Several good things come out of this activity, if you don’t let it go on too long, perhaps the best being that you can go around the room and give all their names and, in so doing, earn your first round of applause of the semester.
However you choose to do it, you really must learn their names as soon as possible. Before age stole my short-term memory, I knew all of my students’ names at the end of the first day. Even now I have them down by the end of the first week. Some teachers brag that they don’t know all their kids’ names till Thanksgiving. This is inexcusable unless the teacher is suffering from dementia. For discussion classes in particular, names are essential: You need to know their names, they need to know each other’s. No one likes it when a student says, “I agree with the girl over there.”
* Introduce the course’s content and methods. Pretend you’ve been given 12 minutes, including student input, to teach your entire course – a micro teach, if you will. As a literature teacher, the best way to do this is to discuss a very brief poem. If it happens to be by Emily Dickinson, for example, you can go over it almost word by word, so that here, on the first day, they learn or review how to perform a close reading. They learn what kind of thinking is expected in this class. They start seeing the difference between opinion and analysis. They see the importance of tying their comments back to the poem or how the basic rules of grammar can dictate interpretation. They see how much this subject interests you and how interested you are in their responses.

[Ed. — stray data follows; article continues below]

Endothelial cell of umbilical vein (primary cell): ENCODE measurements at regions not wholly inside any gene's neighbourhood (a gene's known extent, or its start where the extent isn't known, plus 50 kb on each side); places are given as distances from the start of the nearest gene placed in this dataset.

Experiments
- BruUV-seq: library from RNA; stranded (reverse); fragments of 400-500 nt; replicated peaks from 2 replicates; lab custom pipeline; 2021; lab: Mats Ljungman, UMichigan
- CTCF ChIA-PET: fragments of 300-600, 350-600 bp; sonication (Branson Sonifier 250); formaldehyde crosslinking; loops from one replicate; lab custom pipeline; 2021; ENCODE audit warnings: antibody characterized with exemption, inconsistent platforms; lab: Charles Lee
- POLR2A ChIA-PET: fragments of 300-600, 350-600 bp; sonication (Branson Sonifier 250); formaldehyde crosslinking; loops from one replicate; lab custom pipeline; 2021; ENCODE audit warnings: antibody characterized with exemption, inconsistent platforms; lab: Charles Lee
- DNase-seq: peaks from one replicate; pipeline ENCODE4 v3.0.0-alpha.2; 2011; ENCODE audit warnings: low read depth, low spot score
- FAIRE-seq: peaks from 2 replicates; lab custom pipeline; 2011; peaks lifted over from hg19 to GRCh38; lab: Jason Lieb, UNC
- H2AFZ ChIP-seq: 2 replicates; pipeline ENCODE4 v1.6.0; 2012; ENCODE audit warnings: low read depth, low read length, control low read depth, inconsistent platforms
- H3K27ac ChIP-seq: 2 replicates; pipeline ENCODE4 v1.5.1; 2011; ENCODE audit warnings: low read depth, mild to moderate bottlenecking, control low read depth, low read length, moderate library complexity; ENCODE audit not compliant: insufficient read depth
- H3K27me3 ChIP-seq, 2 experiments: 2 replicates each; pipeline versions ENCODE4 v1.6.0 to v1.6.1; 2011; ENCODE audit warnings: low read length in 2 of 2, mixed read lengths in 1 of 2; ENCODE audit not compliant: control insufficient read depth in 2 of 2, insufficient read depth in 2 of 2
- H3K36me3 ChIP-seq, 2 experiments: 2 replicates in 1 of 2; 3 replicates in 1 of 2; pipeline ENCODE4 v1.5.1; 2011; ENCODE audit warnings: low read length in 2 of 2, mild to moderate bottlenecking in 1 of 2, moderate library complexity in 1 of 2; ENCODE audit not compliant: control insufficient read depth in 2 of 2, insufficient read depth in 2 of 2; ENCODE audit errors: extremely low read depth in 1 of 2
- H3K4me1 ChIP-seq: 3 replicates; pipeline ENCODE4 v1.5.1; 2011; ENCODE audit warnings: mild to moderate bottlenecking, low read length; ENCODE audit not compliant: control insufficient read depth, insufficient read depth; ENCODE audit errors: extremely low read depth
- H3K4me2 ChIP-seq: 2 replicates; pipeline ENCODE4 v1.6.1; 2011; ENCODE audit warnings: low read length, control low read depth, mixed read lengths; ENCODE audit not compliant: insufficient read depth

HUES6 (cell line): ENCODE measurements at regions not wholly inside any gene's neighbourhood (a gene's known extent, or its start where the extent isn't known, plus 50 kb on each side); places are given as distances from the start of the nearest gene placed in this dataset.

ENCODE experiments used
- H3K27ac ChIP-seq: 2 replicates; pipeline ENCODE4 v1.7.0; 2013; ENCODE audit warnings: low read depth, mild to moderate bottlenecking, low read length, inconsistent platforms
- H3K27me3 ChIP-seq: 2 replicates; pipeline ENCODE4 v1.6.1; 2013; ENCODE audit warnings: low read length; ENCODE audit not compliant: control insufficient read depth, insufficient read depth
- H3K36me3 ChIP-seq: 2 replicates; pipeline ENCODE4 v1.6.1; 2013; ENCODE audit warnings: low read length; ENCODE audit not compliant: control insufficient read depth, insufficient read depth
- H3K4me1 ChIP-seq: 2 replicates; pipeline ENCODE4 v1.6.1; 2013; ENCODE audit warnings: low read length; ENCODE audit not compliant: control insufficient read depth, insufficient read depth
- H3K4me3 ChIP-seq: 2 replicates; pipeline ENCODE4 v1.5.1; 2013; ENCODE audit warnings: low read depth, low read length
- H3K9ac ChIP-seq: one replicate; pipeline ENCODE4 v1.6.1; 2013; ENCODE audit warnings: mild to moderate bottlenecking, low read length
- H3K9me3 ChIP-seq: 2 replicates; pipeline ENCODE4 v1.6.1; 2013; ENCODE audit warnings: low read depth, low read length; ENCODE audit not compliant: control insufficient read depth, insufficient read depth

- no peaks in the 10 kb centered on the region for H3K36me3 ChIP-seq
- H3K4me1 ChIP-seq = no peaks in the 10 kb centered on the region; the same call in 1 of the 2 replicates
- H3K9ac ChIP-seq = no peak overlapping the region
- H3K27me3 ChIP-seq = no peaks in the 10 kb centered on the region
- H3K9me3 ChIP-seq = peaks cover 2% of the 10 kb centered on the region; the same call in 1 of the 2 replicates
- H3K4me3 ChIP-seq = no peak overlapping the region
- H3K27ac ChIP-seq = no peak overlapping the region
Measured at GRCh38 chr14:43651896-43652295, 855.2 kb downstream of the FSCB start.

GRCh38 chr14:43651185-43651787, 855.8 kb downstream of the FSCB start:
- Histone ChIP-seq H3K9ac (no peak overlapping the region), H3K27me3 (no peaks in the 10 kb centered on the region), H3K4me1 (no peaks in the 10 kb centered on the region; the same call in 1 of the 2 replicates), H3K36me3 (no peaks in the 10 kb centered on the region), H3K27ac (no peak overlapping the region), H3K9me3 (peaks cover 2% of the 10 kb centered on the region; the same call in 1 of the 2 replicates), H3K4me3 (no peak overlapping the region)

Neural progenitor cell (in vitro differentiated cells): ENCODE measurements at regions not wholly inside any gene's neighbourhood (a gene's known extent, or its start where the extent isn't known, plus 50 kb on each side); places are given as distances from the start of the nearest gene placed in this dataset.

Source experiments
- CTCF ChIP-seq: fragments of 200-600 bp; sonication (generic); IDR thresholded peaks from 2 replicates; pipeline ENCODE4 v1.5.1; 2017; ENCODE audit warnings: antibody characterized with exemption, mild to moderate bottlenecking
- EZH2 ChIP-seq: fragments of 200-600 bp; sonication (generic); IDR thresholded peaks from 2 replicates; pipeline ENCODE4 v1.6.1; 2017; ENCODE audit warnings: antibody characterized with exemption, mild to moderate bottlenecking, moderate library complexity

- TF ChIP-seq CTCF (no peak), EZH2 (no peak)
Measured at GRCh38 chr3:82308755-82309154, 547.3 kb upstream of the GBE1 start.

If you can find for this exercise something even mildly interesting to teenagers, you may find yourself in the rarefied air of an ideal learning environment. Given the current atmosphere in public schools, this will be one of the few times you can witness and be a part of learning for learning’s sake. You can hear young people asking, analyzing, arguing and pondering with the specter of exams and grades deleted from the process. You get to tell them names of things because they matter right now, not so they can memorize for a test next Thursday. Unless the class is a real dud (and I’m afraid these really do exist in nature), this mini-lesson evolves into a lively, informal, thought-provoking conversation. Actually, it’s one of my favorite times of the year.
I cannot remember who encouraged me to do the micro-teach on the first day, but whoever and wherever you are, Sensei, thank you!
I recommend doing both the “Name Game” and the micro-teaching before going over the syllabus. It’s easier to introduce the Herculean labors ahead to people you’ve just made laugh than to a roomful of potentially hostile strangers. In most high schools, unfortunately, schedules aren’t set for a couple of weeks, so there will be plenty of time to get through the course requirements.
The fact is, if students like what they see during the name game and the representative slice of your course’s subject matter, they’ll want to come back for more and will resign themselves to doing whatever it takes to succeed in a class that is this lively and this friendly.
Stay tuned for more on the first day and a great not-quitting story. But for now, in the words of Oprah Winfrey, “We’ll be right back. We’ll be right back.”